Bonus: if you're a sucker for Hellenistic/Roman empire dramarama, high five! You're going to be in heaven.

Whether or not you are as taken by this biography as I was, I would be surprised if you come out on the other side without a voice in your head forever questioning why our histories are told the way they are. ( )
  LibroLindsay | Jun 18, 2021 |
Showing 1-5 of 167 (next | show all)
" Ideally, as Stacy Schiff observes in her magnificent re-creation of both an extraordinary woman, and her times, our sense of Cleopatra would be heightened by her dramatic appearance as the doomed heroine of a sumptuous opera (Puccini, preferably)."
Her life of Cleopatra is slightly soft-focused, as if she has applied Vaseline to the lens. It leaves the impression that, like a student taking an exam, she knows only a little more than what she writes. Sometimes she nods; to say, as she does, that Roman women were without legal rights is incorrect, although they were not allowed to hold political office. That said, she has done her homework and writes elegantly and wittily, creating truly evocative word pictures.

"Successfully dissipating all the perfume, Schiff finds a remarkably complex woman—brutal and loving, dependent and independent, immensely strong but finally vulnerable."
added by bookfitz | editKirkus Reviews (Sep 15, 2010)

» Add other authors (37 possible)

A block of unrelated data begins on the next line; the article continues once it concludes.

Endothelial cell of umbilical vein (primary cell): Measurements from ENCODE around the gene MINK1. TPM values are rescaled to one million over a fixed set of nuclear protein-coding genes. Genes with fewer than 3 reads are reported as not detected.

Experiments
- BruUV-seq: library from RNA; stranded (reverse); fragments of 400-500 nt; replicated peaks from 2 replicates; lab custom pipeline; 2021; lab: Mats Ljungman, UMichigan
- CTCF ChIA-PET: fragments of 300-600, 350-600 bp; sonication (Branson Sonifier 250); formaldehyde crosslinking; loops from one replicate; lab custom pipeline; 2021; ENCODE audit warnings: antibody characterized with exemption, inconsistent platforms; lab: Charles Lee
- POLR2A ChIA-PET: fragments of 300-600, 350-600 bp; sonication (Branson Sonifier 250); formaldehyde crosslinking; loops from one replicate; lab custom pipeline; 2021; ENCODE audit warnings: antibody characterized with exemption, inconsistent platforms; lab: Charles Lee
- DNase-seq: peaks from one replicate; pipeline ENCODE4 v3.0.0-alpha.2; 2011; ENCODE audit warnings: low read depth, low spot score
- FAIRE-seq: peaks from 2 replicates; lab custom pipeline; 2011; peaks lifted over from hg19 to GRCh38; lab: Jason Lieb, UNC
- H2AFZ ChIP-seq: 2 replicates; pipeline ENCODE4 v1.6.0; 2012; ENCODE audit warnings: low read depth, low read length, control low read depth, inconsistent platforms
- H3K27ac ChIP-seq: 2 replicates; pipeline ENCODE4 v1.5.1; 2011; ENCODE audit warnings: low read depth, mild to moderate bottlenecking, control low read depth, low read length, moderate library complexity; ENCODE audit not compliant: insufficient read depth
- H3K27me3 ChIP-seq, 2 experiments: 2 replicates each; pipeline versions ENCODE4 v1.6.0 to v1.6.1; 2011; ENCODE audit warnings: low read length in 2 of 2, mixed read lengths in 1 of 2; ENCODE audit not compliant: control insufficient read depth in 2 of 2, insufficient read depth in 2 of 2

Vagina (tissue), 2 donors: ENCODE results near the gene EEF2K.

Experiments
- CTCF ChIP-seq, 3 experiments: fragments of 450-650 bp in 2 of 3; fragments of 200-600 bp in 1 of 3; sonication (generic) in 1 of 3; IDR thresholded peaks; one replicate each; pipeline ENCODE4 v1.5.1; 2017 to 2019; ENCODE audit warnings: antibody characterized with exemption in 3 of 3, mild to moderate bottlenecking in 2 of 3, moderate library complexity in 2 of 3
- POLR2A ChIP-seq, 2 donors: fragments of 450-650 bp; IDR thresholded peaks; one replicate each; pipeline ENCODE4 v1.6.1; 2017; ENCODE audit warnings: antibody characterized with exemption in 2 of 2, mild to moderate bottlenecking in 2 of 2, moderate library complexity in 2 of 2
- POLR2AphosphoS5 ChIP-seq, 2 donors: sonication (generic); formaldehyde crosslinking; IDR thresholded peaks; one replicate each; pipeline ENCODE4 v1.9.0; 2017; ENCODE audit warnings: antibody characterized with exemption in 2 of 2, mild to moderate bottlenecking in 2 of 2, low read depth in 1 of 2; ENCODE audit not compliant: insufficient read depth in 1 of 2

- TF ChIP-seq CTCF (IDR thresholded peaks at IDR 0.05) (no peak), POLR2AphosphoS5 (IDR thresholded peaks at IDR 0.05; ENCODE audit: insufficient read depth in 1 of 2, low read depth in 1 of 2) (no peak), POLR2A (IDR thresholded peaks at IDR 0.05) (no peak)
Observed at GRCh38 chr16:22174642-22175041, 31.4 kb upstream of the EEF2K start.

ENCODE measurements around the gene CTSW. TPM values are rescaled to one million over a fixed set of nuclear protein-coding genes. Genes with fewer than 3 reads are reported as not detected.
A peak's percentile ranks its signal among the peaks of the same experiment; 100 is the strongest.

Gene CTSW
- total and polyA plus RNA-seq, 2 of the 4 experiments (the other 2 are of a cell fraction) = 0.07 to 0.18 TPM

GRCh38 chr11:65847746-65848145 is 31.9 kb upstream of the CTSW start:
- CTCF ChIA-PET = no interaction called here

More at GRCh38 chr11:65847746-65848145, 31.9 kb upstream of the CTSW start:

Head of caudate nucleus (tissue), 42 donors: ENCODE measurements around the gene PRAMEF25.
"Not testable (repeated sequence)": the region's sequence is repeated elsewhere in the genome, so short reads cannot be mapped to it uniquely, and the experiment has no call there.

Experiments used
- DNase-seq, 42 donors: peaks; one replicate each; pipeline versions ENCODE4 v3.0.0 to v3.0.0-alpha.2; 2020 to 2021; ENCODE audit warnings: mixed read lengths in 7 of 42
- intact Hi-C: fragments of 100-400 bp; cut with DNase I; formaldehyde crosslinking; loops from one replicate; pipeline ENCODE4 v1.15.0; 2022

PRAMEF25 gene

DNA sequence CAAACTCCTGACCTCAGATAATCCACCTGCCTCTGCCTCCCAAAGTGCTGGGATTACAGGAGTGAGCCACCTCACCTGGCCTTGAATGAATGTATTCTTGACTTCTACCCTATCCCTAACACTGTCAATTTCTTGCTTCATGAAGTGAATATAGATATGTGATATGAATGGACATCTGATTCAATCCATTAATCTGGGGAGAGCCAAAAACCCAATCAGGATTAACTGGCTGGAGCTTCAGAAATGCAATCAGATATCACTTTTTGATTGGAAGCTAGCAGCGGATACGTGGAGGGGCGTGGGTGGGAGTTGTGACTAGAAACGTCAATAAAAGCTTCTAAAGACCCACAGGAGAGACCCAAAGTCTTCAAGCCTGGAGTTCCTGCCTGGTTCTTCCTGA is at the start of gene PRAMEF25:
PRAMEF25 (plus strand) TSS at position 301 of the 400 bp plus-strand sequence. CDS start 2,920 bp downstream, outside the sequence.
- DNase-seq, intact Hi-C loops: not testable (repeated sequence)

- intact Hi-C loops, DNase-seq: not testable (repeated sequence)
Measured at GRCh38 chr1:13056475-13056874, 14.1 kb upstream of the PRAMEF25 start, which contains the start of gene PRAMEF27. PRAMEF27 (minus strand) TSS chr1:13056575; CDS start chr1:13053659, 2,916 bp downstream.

Author nameRoleType of authorWork?Status
Stacy Schiffprimary authorall editionscalculated
Ahlström, LarsTranslatorsecondary authorsome editionsconfirmed
Decréau, LaurenceTranslatorsecondary authorsome editionsconfirmed
Miles, RobinNarratorsecondary authorsome editionsconfirmed
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« Sagesse et méfiance, il n’est rien ici-bas qui soit plus profitable ! »
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Among the most famous women to have lived, Cleopatra VII ruled Egypt for twenty-two years.
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The Pulitzer Prize-winning biographer brings to life the most intriguing woman in the history of the world: Cleopatra, the last queen of Egypt. Though her life spanned fewer than 40 years, it reshaped the contours of the ancient world.

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Book description
Biography of the Egyptian Queen, Cleopatra, VII


That Egyptian woman

Dead men don't bite
Cleopatra captures the old man by magic
The golden age never was the present age
Man is by nature a political creature
We must often shift the sails when we wish to arrive in port
An object of gossip for the whole world
Illicit affairs and bastard children
The wickedest woman in history.
Haiku summary

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Average: (3.67)
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Hachette Book Group

3 editions of this book were published by Hachette Book Group.

Editions: 0316001929, 0316120448, 1607887010